Jasper Jones: Justice, Agency, and Perspective 11th Grade
Justice in society is the ultimate destination for those who wish to uphold the truth; however, morality is contradicted by an individual’s choice to be uninvolved when personal serenity is at stake. The novel Jasper Jones upholds this idea through the portrayal of silent bystanders as the driving force that powers the events of injustice that take place in Corrigan. Ultimately, this dilemma is revealed to the audience through the lens of Charlie Bucktin's experiences, which act as a catalyst in assisting him piece together the reality that achieving justice is not always a clear-cut matter.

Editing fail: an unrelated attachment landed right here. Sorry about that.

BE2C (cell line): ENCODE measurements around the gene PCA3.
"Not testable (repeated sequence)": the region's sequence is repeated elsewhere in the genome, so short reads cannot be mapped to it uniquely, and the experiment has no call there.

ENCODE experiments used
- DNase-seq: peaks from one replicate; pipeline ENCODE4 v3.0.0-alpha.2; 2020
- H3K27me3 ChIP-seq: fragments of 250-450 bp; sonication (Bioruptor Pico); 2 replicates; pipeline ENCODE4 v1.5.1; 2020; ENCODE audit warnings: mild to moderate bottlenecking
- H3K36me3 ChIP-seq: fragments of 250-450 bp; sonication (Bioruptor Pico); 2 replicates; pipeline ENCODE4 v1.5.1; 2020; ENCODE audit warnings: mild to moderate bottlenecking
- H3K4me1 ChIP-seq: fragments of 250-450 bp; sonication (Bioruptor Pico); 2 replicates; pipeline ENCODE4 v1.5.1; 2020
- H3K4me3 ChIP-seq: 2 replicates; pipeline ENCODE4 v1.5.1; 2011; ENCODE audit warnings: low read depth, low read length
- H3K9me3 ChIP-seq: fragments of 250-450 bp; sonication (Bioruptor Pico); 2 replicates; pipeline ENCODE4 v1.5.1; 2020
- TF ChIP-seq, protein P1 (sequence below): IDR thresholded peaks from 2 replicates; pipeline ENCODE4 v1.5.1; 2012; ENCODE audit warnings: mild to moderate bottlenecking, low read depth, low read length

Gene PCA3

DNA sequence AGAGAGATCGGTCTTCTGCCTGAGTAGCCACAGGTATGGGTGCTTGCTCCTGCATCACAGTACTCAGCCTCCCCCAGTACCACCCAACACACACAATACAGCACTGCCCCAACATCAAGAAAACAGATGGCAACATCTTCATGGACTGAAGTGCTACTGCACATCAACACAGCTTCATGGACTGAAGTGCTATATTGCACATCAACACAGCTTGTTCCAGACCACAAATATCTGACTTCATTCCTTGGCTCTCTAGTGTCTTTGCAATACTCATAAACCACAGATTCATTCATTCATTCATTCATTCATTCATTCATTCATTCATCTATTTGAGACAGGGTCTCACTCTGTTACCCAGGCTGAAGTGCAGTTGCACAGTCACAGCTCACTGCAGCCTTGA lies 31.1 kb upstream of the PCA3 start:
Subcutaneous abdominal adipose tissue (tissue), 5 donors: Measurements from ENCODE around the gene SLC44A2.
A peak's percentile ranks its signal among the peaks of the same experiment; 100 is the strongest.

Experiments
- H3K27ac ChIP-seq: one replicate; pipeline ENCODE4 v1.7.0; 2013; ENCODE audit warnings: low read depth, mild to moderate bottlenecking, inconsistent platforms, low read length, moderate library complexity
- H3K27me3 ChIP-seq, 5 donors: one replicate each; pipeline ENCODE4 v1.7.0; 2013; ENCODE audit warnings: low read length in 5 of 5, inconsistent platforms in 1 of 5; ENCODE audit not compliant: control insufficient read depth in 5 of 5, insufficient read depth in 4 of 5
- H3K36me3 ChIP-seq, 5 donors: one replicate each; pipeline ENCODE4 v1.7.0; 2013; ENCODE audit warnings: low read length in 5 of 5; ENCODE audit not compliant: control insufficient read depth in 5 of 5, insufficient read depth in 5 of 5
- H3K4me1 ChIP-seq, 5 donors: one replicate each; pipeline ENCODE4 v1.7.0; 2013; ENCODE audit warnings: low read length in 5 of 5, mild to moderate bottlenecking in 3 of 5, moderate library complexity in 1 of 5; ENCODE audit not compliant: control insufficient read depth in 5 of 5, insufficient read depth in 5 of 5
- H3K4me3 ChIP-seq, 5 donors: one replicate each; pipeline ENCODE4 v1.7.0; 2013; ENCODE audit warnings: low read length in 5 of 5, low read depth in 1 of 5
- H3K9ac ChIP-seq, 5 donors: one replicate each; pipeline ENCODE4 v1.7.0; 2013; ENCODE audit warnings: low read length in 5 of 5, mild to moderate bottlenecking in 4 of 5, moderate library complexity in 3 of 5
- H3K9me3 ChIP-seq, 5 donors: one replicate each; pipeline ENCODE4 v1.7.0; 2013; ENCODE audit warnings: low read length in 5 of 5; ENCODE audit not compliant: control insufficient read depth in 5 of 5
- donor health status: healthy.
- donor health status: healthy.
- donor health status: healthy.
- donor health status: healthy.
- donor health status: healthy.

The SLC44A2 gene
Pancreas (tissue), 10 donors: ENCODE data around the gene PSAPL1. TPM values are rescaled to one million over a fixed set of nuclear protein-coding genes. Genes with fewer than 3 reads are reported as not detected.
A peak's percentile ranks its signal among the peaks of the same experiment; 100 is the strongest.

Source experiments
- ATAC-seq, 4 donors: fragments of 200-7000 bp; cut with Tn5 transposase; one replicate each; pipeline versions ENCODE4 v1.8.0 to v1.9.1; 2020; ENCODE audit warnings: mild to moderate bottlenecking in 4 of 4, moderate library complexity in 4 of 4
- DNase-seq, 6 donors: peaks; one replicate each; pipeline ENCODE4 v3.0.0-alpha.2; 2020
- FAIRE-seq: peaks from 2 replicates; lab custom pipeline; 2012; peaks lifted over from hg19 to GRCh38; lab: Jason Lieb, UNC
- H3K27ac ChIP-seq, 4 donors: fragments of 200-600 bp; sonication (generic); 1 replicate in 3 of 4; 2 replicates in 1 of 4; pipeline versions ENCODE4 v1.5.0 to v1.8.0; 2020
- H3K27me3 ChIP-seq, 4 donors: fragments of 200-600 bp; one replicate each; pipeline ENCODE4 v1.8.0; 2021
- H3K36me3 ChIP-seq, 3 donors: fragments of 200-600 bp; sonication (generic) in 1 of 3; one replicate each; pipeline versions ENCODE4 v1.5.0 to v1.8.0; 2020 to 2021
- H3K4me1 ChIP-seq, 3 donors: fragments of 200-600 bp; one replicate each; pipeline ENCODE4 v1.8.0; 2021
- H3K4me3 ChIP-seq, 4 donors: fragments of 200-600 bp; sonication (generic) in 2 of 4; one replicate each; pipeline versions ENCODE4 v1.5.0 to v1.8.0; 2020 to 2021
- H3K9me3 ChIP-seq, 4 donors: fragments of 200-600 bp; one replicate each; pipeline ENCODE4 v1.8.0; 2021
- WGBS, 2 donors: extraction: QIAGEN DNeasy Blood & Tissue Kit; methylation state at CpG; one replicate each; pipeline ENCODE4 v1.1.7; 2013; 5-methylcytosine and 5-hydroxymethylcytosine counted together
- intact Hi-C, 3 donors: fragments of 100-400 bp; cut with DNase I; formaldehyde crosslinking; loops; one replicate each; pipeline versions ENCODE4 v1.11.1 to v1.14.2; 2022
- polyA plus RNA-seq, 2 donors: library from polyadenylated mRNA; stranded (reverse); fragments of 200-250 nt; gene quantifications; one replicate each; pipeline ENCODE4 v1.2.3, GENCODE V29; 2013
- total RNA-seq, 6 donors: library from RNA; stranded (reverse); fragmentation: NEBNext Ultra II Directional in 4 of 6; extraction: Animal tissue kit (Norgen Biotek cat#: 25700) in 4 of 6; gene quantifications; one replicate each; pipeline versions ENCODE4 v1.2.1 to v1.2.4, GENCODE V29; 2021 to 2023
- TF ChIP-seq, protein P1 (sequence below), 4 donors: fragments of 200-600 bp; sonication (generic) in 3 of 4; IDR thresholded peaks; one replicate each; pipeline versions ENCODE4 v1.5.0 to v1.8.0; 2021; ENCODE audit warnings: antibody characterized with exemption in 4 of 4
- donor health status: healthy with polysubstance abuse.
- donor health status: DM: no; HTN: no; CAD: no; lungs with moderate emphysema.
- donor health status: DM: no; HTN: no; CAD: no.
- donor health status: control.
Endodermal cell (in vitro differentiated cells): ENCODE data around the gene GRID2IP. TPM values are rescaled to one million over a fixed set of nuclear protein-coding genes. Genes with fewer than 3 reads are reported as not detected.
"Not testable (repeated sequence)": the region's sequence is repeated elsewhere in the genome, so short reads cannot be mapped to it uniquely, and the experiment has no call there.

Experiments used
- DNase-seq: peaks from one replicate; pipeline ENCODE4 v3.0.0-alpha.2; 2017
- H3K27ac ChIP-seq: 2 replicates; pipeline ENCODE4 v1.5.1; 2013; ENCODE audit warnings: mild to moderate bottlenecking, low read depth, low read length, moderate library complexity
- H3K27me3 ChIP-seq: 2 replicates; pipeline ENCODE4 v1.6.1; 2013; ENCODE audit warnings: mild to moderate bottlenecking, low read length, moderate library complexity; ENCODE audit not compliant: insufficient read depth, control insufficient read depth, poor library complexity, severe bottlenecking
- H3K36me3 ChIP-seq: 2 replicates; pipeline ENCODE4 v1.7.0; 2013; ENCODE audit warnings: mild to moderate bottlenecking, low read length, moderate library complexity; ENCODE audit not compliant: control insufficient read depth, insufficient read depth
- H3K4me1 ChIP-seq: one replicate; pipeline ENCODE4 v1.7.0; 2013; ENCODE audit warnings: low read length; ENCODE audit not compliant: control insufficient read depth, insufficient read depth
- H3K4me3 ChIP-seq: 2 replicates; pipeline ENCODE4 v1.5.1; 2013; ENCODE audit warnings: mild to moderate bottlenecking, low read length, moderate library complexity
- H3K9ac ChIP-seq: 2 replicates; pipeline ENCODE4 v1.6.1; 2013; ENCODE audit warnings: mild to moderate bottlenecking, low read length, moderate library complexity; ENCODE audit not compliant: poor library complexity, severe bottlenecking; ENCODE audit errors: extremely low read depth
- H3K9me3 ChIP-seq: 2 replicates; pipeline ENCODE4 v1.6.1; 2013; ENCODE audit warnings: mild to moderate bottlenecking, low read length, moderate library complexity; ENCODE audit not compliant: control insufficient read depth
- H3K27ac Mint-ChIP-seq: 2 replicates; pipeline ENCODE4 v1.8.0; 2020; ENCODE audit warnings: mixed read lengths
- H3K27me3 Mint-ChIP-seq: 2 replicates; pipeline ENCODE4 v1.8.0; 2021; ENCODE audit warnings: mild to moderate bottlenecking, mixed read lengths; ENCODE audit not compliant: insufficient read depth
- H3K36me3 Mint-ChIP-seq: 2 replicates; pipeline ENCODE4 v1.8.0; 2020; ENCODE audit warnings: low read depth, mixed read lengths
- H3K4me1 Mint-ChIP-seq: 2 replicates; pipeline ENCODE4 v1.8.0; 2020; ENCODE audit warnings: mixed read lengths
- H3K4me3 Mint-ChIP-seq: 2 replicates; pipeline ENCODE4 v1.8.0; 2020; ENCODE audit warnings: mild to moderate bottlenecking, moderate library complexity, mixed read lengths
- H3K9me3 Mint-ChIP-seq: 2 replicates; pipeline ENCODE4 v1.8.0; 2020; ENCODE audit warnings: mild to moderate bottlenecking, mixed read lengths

Breakdowns within relationships are spurred into being by the inability of individuals to acknowledge their personal liability and condemn others of their misdemeanors. As Charlie witnesses his mother’s accumulating verbal abuse towards his father's misbehavior, he understands how his mother attempts to feed her dissatisfaction in life by criticizing those around her: “She called him a poor parent, a useless husband. She accused him of not caring for either me or her.” However, since Charlie's father stays uninvolved in order to restore peace, he is allowing injustice to linger; in fact, he is ironically being scapegoated as the excuse for...
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